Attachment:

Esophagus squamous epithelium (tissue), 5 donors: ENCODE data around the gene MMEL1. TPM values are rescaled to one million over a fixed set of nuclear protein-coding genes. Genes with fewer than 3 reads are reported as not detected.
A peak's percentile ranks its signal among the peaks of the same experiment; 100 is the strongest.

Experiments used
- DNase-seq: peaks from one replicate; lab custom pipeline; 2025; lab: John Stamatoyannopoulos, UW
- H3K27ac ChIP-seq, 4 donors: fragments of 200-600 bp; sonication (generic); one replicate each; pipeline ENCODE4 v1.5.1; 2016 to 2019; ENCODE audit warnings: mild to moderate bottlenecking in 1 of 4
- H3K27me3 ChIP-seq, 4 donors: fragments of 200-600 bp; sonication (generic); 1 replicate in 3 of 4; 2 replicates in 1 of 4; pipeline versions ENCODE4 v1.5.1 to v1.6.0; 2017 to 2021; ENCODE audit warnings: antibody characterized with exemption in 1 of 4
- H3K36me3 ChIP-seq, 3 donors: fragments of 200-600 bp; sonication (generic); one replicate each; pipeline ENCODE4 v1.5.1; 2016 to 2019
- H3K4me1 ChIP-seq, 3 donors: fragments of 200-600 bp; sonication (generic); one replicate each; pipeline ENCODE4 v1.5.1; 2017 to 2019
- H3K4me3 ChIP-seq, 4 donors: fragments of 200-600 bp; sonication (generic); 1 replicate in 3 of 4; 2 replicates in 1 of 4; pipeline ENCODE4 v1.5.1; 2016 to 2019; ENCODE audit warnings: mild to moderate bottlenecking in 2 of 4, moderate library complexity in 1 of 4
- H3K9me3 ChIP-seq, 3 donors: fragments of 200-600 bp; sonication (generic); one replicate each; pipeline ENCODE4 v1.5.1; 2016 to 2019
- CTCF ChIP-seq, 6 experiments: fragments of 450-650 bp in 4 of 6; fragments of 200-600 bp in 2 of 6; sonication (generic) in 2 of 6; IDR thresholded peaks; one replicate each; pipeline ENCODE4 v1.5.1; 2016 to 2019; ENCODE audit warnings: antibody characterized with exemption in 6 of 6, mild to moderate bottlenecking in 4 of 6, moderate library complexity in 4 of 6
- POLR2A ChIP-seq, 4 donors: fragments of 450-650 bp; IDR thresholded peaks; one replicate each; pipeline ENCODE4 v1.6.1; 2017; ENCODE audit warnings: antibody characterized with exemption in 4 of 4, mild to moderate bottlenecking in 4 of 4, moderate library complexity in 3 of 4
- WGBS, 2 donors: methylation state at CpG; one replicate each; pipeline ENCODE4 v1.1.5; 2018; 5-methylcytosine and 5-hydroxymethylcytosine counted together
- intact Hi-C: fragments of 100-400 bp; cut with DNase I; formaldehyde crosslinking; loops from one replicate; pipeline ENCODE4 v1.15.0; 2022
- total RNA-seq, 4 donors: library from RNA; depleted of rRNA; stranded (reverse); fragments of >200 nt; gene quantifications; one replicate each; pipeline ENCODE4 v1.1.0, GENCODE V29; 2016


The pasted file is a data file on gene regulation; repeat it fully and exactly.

Esophagus squamous epithelium (tissue), 5 donors: ENCODE data around the gene MMEL1. TPM values are rescaled to one million over a fixed set of nuclear protein-coding genes. Genes with fewer than 3 reads are reported as not detected.
A peak's percentile ranks its signal among the peaks of the same experiment; 100 is the strongest.

Experiments used
- DNase-seq: peaks from one replicate; lab custom pipeline; 2025; lab: John Stamatoyannopoulos, UW
- H3K27ac ChIP-seq, 4 donors: fragments of 200-600 bp; sonication (generic); one replicate each; pipeline ENCODE4 v1.5.1; 2016 to 2019; ENCODE audit warnings: mild to moderate bottlenecking in 1 of 4
- H3K27me3 ChIP-seq, 4 donors: fragments of 200-600 bp; sonication (generic); 1 replicate in 3 of 4; 2 replicates in 1 of 4; pipeline versions ENCODE4 v1.5.1 to v1.6.0; 2017 to 2021; ENCODE audit warnings: antibody characterized with exemption in 1 of 4
- H3K36me3 ChIP-seq, 3 donors: fragments of 200-600 bp; sonication (generic); one replicate each; pipeline ENCODE4 v1.5.1; 2016 to 2019
- H3K4me1 ChIP-seq, 3 donors: fragments of 200-600 bp; sonication (generic); one replicate each; pipeline ENCODE4 v1.5.1; 2017 to 2019
- H3K4me3 ChIP-seq, 4 donors: fragments of 200-600 bp; sonication (generic); 1 replicate in 3 of 4; 2 replicates in 1 of 4; pipeline ENCODE4 v1.5.1; 2016 to 2019; ENCODE audit warnings: mild to moderate bottlenecking in 2 of 4, moderate library complexity in 1 of 4
- H3K9me3 ChIP-seq, 3 donors: fragments of 200-600 bp; sonication (generic); one replicate each; pipeline ENCODE4 v1.5.1; 2016 to 2019
- CTCF ChIP-seq, 6 experiments: fragments of 450-650 bp in 4 of 6; fragments of 200-600 bp in 2 of 6; sonication (generic) in 2 of 6; IDR thresholded peaks; one replicate each; pipeline ENCODE4 v1.5.1; 2016 to 2019; ENCODE audit warnings: antibody characterized with exemption in 6 of 6, mild to moderate bottlenecking in 4 of 6, moderate library complexity in 4 of 6
- POLR2A ChIP-seq, 4 donors: fragments of 450-650 bp; IDR thresholded peaks; one replicate each; pipeline ENCODE4 v1.6.1; 2017; ENCODE audit warnings: antibody characterized with exemption in 4 of 4, mild to moderate bottlenecking in 4 of 4, moderate library complexity in 3 of 4
- WGBS, 2 donors: methylation state at CpG; one replicate each; pipeline ENCODE4 v1.1.5; 2018; 5-methylcytosine and 5-hydroxymethylcytosine counted together
- intact Hi-C: fragments of 100-400 bp; cut with DNase I; formaldehyde crosslinking; loops from one replicate; pipeline ENCODE4 v1.15.0; 2022
- total RNA-seq, 4 donors: library from RNA; depleted of rRNA; stranded (reverse); fragments of >200 nt; gene quantifications; one replicate each; pipeline ENCODE4 v1.1.0, GENCODE V29; 2016